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EXCERPT | July 19, 1982
Rise of the Azzurri
Italy won the World Cup for the first time since 1938
The 1982 World Cup final pitted the game's top striker, West Germany's Karl-Heinz R√ºmmenigge, against the tournament's improbable goal-scoring sensation, Italian striker Paolo Rossi. Clive Gammon reported for SI.
To the rockets' red glare, to the howling of 87,000 manic fans in the humid bowl of Madrid's Santiago Bernabeu Stadium—and before possibly the biggest TV audience in history, more than two billion viewers in 130 nations—R√ºmmenigge, head high, face stoical, slipped away to his team's dugout and his own thoughts. It was 25 minutes into the second half of his nation's game against Italy in the final of the 1982 World Cup.
For him, the showdown in Spain was over. The first rockets of the night, 15 minutes earlier, had been sent up by Italian partisans to cheer a striker other than R√ºmmenigge. Rossi had just put his country ahead 1--0. And it had been a clumsy and uncharacteristic foul by R√ºmmenigge himself that resulted in the free kick that in turn led to the chipped ball Rossi had headed home with delicate ease.
Now, as R√ºmmenigge came out, the score was 2--0, and the rockets were ascending again. By withdrawing, R√ºmmenigge admitted what the crowd had long sensed, that his strained right thigh muscle could respond no more. For the rest of the game, like a broken gunfighter who no longer goes out on the street, he watched as the blue-shirted Italians—the Azzurri—now confident, later brilliant, cut his team to pieces and in magnificent style won the World Cup 3--1. In winning, Italy stepped proudly beside Brazil, the only other three-time champion.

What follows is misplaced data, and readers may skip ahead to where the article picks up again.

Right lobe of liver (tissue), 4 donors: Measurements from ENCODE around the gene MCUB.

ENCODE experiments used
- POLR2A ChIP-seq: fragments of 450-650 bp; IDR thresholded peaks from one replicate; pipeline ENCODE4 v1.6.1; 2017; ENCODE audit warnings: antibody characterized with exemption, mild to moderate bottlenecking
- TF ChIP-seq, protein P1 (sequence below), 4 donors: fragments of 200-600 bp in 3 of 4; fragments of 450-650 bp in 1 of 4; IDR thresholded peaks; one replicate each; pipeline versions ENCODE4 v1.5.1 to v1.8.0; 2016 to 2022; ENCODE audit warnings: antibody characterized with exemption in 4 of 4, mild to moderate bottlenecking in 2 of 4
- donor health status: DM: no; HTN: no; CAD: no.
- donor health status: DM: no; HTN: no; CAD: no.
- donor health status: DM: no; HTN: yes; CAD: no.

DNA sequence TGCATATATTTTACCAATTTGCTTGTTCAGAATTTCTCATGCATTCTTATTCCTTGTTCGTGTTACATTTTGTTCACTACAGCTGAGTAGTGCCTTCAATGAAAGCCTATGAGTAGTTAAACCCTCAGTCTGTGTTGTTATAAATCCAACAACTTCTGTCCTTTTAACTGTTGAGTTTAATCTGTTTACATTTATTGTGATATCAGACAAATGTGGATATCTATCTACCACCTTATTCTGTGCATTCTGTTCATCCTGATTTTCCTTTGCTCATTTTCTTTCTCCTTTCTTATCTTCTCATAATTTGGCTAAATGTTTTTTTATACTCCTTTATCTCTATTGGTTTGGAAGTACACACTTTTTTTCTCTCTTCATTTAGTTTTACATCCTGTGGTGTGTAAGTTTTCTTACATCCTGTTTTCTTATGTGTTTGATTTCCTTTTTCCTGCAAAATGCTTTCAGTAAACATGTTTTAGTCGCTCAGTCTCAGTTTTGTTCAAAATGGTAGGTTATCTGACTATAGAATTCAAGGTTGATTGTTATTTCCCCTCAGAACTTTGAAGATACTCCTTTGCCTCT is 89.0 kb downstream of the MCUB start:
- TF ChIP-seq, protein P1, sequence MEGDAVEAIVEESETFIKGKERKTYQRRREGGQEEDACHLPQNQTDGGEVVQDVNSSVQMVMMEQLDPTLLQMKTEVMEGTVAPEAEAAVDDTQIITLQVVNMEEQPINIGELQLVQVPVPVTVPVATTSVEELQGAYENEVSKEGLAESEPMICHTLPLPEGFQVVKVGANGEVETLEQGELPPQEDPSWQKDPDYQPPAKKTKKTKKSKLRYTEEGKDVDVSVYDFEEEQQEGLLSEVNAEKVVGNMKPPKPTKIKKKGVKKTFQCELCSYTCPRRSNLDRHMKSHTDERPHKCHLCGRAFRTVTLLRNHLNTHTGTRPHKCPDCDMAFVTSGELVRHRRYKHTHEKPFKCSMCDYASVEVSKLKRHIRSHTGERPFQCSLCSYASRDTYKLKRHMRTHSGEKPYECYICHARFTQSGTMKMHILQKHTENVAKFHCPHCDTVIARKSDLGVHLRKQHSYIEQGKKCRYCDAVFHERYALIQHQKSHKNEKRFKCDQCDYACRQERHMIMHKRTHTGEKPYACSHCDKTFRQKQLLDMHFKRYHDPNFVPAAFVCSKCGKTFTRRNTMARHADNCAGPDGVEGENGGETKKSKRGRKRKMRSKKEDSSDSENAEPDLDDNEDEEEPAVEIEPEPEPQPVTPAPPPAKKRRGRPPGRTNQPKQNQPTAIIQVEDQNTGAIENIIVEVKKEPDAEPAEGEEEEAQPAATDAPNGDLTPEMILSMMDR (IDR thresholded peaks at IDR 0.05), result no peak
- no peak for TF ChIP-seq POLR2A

Rossi's tournament-high six goals earned him the Golden Boot award. In 2006 Italy beat France to win its fourth World Cup title.
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The Global Game
Diego Maradona, Argentina's 5'5" striker, scored five goals in the tournament and captained his team to a 3--2 victory over West Germany in the final in Mexico City.
Brazil, after 90 scoreless minutes, prevailed on penalty kicks 3--2 over Italy in the final at the Rose Bowl. The championship was the fourth of Brazil's five World Cup titles.
Landon Donovan led a surprising U.S. team to both an opening 3--2 upset of Portugal and a trip to the quarterfinals for the first time since the inaugural World Cup in 1930.
Photograph by STEVE POWELL/GETTY IMAGES
HEAD MASTER Nobody had expected much from Rossi (lying on the ground)—who had just returned from a two-year suspension for allegedly conspiring to fix matches—but he scored six goals in the World Cup's final three games, one on this header that opened the scoring in the triumph over West Germany.
LEO MASON/SIPA/SPECIAL FEATURES
MICHAEL BUSH/UPI/LANDOV (HEAT)
CHUCK SOLOMON (UTLEY)
DAVID WALBERG (PLAYER)
AKRON BEACON JOURNAL/MCT/LANDOV (FANS)
FRED VUICH (LEAKE)
MARCELO SAYAO/EPA (BRAZIL FAN)